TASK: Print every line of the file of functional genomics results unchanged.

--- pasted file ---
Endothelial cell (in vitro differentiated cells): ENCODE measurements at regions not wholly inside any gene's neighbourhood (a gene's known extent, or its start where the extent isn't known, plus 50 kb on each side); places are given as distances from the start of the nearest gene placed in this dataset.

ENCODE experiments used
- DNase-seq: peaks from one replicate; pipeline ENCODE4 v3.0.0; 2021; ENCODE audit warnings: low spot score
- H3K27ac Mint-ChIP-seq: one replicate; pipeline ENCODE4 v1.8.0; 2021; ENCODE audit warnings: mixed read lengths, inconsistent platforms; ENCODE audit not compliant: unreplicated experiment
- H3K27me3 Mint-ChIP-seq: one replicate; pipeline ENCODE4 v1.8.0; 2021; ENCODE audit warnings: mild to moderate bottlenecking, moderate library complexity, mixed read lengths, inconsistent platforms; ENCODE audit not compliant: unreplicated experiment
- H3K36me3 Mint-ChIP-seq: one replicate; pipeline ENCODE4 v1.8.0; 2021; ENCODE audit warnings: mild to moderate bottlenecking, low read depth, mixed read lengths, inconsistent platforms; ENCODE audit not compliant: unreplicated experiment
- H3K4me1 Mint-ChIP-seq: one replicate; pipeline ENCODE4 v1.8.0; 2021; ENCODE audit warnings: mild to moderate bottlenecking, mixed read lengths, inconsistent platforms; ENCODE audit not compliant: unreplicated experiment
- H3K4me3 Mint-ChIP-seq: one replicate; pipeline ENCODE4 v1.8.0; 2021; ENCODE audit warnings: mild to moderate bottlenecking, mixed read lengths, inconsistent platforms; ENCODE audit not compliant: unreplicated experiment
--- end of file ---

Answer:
Endothelial cell (in vitro differentiated cells): ENCODE measurements at regions not wholly inside any gene's neighbourhood (a gene's known extent, or its start where the extent isn't known, plus 50 kb on each side); places are given as distances from the start of the nearest gene placed in this dataset.

ENCODE experiments used
- DNase-seq: peaks from one replicate; pipeline ENCODE4 v3.0.0; 2021; ENCODE audit warnings: low spot score
- H3K27ac Mint-ChIP-seq: one replicate; pipeline ENCODE4 v1.8.0; 2021; ENCODE audit warnings: mixed read lengths, inconsistent platforms; ENCODE audit not compliant: unreplicated experiment
- H3K27me3 Mint-ChIP-seq: one replicate; pipeline ENCODE4 v1.8.0; 2021; ENCODE audit warnings: mild to moderate bottlenecking, moderate library complexity, mixed read lengths, inconsistent platforms; ENCODE audit not compliant: unreplicated experiment
- H3K36me3 Mint-ChIP-seq: one replicate; pipeline ENCODE4 v1.8.0; 2021; ENCODE audit warnings: mild to moderate bottlenecking, low read depth, mixed read lengths, inconsistent platforms; ENCODE audit not compliant: unreplicated experiment
- H3K4me1 Mint-ChIP-seq: one replicate; pipeline ENCODE4 v1.8.0; 2021; ENCODE audit warnings: mild to moderate bottlenecking, mixed read lengths, inconsistent platforms; ENCODE audit not compliant: unreplicated experiment
- H3K4me3 Mint-ChIP-seq: one replicate; pipeline ENCODE4 v1.8.0; 2021; ENCODE audit warnings: mild to moderate bottlenecking, mixed read lengths, inconsistent platforms; ENCODE audit not compliant: unreplicated experiment